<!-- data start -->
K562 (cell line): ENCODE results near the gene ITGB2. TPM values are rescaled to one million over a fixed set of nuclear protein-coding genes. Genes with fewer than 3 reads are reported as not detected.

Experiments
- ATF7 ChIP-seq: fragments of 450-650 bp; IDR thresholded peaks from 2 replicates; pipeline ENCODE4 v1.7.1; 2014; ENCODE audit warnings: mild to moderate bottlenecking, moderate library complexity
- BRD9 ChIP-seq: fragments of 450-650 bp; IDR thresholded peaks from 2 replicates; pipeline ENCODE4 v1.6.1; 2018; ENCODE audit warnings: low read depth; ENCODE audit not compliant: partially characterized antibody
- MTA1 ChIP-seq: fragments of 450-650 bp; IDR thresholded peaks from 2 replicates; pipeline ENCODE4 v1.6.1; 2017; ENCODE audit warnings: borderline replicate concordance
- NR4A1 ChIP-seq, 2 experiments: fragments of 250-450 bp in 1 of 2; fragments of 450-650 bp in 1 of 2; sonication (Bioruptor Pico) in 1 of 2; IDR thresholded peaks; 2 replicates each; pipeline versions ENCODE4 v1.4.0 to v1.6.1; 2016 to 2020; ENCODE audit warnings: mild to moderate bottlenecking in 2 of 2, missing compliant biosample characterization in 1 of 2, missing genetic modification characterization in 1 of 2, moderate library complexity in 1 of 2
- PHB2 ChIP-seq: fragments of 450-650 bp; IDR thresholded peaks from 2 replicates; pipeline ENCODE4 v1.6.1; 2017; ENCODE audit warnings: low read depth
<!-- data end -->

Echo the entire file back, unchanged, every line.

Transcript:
K562 (cell line): ENCODE results near the gene ITGB2. TPM values are rescaled to one million over a fixed set of nuclear protein-coding genes. Genes with fewer than 3 reads are reported as not detected.

Experiments
- ATF7 ChIP-seq: fragments of 450-650 bp; IDR thresholded peaks from 2 replicates; pipeline ENCODE4 v1.7.1; 2014; ENCODE audit warnings: mild to moderate bottlenecking, moderate library complexity
- BRD9 ChIP-seq: fragments of 450-650 bp; IDR thresholded peaks from 2 replicates; pipeline ENCODE4 v1.6.1; 2018; ENCODE audit warnings: low read depth; ENCODE audit not compliant: partially characterized antibody
- MTA1 ChIP-seq: fragments of 450-650 bp; IDR thresholded peaks from 2 replicates; pipeline ENCODE4 v1.6.1; 2017; ENCODE audit warnings: borderline replicate concordance
- NR4A1 ChIP-seq, 2 experiments: fragments of 250-450 bp in 1 of 2; fragments of 450-650 bp in 1 of 2; sonication (Bioruptor Pico) in 1 of 2; IDR thresholded peaks; 2 replicates each; pipeline versions ENCODE4 v1.4.0 to v1.6.1; 2016 to 2020; ENCODE audit warnings: mild to moderate bottlenecking in 2 of 2, missing compliant biosample characterization in 1 of 2, missing genetic modification characterization in 1 of 2, moderate library complexity in 1 of 2
- PHB2 ChIP-seq: fragments of 450-650 bp; IDR thresholded peaks from 2 replicates; pipeline ENCODE4 v1.6.1; 2017; ENCODE audit warnings: low read depth